“[Dunham] defends himself by noting that he tries to insult all races and ethnicities equally, and ultimately seems to treat jokes about all Indians being customer-service operators or all black people drinking malt liquor not all that differently from jokes involving other well-worn comedic tropes — like all wives being annoying nags or Florida being way too humid.

      “Dunham does concede that he’s extra-sensitive to one of his largest constituencies: the conservative ‘country crowd.’ ‘That’s why I don’t pick on basic Christian-values stuff,’ he told me. ‘Well, I also don’t like to, because that’s the way I was brought up.’ He then stopped himself short and said: ‘Oh, boy. I’m walking into something here.’

      “Dunham started to explain — as if realizing it for the first time — that this would appear to make the jokes he does about Islam with Achmed ‘hypocritical.’ But he quickly unburdened himself of the idea. ‘I try to make the majority of my audience laugh,’ he said. ‘That’s my audience. They’ll laugh at the dead terrorist.'”


      I find it interesting that he begins to skirt the edge of self-awareness there and then immediately dismisses it because following it to its logical conclusion would pretty much mean he’d have to really fundamentally change some things about the way he does business.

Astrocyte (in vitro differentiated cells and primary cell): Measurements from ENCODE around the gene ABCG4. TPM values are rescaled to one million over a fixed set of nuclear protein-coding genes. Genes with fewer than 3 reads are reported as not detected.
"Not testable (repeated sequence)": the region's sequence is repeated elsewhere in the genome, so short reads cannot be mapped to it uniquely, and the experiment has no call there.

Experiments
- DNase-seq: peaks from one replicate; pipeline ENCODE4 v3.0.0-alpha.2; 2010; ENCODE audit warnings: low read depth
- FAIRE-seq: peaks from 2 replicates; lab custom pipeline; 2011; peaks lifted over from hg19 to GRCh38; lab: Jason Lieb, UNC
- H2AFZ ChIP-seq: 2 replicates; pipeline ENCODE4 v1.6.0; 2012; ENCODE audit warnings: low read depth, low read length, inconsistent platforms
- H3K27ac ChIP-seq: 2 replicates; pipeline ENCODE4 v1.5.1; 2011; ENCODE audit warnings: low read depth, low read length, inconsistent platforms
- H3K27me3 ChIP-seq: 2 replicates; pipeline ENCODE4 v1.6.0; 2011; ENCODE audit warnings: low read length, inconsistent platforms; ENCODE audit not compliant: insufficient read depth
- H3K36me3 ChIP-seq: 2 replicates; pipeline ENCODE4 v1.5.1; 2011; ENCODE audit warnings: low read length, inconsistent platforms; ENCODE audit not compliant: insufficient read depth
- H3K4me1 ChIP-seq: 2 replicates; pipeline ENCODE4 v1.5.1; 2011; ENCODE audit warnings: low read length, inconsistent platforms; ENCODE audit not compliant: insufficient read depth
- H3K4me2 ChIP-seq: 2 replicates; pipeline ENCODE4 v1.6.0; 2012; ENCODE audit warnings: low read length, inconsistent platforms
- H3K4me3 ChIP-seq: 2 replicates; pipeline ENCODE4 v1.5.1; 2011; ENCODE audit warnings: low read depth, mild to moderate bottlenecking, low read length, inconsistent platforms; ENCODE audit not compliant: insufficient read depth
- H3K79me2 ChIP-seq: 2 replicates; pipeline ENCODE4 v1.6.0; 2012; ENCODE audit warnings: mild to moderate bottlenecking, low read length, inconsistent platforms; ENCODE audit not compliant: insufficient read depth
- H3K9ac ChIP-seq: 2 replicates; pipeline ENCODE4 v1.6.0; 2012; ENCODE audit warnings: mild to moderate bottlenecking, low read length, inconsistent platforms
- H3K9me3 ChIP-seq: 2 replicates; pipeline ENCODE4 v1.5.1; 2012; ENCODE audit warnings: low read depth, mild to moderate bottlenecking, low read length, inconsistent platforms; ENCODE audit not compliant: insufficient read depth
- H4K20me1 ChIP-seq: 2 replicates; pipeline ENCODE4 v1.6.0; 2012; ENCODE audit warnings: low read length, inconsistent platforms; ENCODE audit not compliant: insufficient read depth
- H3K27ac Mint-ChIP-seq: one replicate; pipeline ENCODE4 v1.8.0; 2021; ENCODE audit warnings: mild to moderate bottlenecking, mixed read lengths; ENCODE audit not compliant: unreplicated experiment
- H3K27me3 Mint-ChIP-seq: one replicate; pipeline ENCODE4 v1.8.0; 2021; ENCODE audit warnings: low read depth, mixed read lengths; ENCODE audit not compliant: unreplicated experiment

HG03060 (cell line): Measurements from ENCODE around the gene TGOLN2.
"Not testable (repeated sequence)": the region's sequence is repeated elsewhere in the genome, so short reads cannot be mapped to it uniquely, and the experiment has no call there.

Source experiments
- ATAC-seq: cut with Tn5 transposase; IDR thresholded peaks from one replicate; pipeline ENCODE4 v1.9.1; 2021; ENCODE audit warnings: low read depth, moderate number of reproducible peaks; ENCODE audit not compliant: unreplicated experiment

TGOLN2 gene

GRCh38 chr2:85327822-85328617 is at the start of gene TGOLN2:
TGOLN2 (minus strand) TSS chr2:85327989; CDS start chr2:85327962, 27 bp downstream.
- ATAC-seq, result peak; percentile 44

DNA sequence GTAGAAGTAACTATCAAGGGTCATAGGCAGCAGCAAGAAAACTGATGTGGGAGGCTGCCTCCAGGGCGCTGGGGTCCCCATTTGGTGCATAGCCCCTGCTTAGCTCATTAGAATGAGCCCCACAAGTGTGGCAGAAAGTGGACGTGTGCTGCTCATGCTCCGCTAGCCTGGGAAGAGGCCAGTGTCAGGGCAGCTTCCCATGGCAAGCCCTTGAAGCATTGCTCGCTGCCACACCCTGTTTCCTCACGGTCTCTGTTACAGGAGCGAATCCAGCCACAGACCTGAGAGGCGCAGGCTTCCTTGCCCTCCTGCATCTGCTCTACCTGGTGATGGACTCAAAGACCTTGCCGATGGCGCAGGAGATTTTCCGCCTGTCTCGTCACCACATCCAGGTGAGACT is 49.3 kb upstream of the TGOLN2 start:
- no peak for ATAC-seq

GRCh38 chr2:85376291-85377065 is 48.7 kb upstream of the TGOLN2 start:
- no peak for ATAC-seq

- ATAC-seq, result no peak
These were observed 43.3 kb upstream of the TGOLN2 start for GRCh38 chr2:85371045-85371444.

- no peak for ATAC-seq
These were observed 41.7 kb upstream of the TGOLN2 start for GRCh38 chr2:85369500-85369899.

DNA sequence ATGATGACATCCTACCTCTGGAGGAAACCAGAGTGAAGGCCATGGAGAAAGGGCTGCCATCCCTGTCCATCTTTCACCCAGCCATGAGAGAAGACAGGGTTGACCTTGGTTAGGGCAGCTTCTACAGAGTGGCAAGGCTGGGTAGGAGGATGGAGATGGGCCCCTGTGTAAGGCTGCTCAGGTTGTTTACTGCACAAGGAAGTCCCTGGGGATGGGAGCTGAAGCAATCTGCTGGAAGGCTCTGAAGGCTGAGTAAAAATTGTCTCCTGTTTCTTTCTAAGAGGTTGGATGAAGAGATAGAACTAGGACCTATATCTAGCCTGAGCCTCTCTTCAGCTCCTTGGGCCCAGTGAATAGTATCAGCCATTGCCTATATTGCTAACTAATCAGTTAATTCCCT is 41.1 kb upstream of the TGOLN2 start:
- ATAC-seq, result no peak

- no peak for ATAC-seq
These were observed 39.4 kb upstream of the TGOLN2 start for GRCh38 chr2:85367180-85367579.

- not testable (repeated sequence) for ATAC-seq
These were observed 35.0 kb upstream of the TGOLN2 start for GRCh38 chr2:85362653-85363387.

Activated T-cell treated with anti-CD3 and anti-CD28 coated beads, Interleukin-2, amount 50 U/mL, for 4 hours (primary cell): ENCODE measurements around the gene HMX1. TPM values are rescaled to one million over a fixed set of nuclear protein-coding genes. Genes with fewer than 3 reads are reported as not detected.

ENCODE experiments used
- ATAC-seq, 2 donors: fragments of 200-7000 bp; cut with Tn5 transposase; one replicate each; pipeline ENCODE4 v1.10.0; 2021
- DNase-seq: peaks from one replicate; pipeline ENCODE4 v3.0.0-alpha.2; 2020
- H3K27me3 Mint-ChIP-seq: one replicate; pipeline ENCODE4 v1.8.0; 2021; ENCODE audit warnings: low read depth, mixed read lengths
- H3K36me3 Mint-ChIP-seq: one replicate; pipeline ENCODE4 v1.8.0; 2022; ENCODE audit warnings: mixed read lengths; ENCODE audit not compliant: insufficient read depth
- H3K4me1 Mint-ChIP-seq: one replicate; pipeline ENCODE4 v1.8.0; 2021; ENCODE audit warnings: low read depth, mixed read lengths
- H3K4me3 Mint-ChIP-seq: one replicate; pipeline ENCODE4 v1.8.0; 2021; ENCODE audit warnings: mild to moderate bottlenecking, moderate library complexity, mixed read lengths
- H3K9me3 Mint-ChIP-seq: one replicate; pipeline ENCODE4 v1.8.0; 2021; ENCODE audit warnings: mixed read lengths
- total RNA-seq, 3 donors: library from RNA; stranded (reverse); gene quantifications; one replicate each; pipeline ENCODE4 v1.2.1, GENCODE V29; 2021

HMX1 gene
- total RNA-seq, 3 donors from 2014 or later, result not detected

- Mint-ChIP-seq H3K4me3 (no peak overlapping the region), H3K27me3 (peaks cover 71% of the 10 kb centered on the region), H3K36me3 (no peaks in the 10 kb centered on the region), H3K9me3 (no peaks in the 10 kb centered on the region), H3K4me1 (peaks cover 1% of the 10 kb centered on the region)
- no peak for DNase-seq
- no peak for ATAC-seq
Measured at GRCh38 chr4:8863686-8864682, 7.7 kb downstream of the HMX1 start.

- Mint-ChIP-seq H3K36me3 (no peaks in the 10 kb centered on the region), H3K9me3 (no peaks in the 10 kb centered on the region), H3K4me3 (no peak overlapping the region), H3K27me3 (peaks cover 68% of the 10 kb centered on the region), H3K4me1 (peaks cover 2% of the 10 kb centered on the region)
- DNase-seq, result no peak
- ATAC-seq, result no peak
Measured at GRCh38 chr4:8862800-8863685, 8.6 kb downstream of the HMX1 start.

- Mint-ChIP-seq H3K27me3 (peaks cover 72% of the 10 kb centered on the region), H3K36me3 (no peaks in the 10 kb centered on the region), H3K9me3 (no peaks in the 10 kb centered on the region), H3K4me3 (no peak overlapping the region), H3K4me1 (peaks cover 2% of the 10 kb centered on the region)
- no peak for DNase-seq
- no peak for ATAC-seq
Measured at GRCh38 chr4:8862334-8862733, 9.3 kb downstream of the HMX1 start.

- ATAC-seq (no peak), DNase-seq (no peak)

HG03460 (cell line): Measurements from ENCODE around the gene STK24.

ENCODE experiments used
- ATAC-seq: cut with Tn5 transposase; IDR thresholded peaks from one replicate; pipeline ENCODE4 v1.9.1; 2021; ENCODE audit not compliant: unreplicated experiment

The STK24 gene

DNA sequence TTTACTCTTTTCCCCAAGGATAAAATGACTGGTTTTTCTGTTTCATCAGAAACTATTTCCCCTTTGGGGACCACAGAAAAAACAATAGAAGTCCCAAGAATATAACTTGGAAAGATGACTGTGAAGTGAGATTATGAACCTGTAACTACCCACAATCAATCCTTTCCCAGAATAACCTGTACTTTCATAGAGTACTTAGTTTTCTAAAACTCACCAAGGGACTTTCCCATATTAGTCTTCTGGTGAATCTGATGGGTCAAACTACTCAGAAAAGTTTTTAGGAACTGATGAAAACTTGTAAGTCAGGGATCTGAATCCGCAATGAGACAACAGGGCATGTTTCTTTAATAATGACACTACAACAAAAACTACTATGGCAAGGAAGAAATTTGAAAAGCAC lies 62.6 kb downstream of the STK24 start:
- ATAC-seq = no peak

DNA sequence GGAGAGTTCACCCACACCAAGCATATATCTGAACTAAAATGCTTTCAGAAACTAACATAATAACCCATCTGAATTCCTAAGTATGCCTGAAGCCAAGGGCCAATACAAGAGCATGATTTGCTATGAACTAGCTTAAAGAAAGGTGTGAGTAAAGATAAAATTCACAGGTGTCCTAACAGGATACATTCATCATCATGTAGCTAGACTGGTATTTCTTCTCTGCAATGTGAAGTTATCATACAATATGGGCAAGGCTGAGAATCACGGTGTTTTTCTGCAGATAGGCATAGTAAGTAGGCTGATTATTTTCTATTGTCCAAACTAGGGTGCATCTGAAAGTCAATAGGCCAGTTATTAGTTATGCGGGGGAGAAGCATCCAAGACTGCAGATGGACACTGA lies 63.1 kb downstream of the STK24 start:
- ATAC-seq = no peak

• None of that points to him being a racist. He uses racial stereotypes to make jokes and understands a lot of his audience.

        I would suggest looking up all the comedians saying that PC culture is ruining comedy. When Jerry Sienfield is complaining about his jokes being “too offensive” for college campuses, I have to think that maybe people are being too sensitive.

      • Also the NYT editorialized the crap out of that interview. Twisting his words and adding thoughts to fit a narrative. It’s pathetic.

      • Effectively saying you make fun of people who are different from you but don’t make fun of people who are like you betrays a bit of prejudice at the least. (Also saying, “Well, I also don’t like to [pick on basic Christian-values stuff], because that’s the way I was brought up,” heavily implies that he respects that particular group but not the others.) Other people have pointed out that, despite the fact that he blames the racial/ethnic stereotypes on the puppets as part of his comedy, Jeff Dunham the never really contradicts them or attempts to let on that he doesn’t share the views of his puppets while playing the straight man in the routines. (I admittedly could be wrong about this. I’m not about to mine every second of his material to see if he ever once scolds one of his puppets for saying something racist.)